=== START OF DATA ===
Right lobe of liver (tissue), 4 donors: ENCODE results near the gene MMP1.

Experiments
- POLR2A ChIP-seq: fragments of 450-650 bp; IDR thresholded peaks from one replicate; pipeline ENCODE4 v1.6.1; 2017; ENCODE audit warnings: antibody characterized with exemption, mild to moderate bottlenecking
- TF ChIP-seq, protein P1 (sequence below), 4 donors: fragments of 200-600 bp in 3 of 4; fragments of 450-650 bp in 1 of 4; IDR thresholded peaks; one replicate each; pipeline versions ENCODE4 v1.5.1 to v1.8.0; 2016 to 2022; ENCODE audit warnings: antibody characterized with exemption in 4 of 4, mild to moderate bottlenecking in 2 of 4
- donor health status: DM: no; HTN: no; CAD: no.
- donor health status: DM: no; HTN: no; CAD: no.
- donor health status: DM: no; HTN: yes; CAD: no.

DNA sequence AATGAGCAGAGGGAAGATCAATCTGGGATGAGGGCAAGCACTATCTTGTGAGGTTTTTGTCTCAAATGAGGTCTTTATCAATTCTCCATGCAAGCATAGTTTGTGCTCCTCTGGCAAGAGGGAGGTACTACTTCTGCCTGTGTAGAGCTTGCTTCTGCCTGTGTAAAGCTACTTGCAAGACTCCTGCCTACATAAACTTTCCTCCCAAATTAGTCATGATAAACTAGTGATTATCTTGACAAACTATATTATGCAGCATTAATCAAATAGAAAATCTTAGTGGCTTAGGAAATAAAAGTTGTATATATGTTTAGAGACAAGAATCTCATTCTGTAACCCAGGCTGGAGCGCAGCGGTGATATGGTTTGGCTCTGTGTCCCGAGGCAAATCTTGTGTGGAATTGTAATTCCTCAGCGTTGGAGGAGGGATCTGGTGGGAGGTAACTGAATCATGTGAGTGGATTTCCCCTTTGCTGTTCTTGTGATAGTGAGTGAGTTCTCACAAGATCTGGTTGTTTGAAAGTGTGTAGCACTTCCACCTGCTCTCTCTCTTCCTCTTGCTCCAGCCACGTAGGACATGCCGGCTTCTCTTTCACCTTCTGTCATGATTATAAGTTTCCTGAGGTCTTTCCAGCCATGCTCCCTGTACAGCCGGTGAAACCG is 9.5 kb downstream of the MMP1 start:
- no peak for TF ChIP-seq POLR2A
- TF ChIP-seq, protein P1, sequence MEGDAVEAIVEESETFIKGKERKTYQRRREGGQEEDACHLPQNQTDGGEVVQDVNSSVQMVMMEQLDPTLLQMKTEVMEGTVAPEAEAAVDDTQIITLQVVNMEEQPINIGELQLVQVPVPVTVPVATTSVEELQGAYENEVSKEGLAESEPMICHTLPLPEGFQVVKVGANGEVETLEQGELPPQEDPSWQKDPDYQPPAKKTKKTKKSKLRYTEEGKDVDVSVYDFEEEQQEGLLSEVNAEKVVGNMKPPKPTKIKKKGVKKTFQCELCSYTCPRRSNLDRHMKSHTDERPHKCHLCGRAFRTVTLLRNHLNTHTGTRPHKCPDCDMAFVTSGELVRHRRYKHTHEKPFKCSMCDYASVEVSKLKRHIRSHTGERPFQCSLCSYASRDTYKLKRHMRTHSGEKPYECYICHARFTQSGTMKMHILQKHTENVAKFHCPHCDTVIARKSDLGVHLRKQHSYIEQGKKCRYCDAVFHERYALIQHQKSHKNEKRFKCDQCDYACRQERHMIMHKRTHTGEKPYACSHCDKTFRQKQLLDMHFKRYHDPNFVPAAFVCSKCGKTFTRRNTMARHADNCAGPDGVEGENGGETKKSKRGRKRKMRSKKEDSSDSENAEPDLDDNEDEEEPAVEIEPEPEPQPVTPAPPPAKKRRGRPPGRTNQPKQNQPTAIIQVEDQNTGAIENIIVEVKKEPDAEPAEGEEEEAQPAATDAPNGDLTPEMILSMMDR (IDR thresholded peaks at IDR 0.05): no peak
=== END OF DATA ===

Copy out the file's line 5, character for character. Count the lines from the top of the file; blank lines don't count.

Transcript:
- donor health status: DM: no; HTN: no; CAD: no.